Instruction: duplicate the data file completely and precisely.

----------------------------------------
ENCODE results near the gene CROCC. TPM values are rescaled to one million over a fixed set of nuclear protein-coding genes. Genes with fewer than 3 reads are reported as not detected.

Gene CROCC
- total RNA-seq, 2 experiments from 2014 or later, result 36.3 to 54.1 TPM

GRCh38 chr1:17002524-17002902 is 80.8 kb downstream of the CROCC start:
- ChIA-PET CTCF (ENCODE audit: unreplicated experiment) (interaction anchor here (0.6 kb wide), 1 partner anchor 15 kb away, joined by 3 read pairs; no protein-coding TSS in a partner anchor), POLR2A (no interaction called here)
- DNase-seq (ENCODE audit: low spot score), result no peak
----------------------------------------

ENCODE results near the gene CROCC. TPM values are rescaled to one million over a fixed set of nuclear protein-coding genes. Genes with fewer than 3 reads are reported as not detected.

Gene CROCC
- total RNA-seq, 2 experiments from 2014 or later, result 36.3 to 54.1 TPM

GRCh38 chr1:17002524-17002902 is 80.8 kb downstream of the CROCC start:
- ChIA-PET CTCF (ENCODE audit: unreplicated experiment) (interaction anchor here (0.6 kb wide), 1 partner anchor 15 kb away, joined by 3 read pairs; no protein-coding TSS in a partner anchor), POLR2A (no interaction called here)
- DNase-seq (ENCODE audit: low spot score), result no peak